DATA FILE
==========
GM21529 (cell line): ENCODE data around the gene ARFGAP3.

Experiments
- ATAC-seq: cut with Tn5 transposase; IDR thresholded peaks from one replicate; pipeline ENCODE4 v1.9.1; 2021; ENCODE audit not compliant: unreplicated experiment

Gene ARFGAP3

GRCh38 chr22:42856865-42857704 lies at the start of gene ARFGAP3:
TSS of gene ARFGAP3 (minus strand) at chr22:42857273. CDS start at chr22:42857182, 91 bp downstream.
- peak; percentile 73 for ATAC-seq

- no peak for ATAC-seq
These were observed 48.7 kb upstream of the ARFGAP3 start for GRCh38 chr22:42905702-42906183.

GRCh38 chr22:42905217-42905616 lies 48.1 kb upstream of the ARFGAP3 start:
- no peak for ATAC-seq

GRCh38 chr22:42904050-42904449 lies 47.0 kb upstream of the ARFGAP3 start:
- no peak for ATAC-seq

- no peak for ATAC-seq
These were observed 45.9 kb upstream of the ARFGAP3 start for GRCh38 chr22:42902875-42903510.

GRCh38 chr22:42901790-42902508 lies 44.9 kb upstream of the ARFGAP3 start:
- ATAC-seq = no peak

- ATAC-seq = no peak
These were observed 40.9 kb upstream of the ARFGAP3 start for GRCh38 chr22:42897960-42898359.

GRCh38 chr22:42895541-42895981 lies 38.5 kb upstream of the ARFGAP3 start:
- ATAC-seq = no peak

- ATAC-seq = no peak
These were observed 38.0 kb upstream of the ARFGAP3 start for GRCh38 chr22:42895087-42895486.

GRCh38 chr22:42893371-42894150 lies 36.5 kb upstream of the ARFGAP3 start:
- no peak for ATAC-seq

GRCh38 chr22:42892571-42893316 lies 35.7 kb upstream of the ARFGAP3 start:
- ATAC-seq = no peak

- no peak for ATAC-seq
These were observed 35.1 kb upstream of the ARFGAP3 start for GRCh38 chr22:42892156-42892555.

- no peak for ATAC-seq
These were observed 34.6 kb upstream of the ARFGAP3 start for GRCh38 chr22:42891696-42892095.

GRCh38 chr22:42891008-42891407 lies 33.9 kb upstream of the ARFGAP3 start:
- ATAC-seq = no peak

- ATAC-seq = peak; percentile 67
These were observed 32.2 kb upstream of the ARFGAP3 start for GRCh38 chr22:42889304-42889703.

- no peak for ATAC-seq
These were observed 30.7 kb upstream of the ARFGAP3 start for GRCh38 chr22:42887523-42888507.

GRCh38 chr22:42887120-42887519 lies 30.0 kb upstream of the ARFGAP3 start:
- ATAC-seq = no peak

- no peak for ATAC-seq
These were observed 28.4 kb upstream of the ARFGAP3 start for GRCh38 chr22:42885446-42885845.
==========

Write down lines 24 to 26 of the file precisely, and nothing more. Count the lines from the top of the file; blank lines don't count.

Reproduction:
GRCh38 chr22:42893371-42894150 lies 36.5 kb upstream of the ARFGAP3 start:
- no peak for ATAC-seq

GRCh38 chr22:42892571-42893316 lies 35.7 kb upstream of the ARFGAP3 start: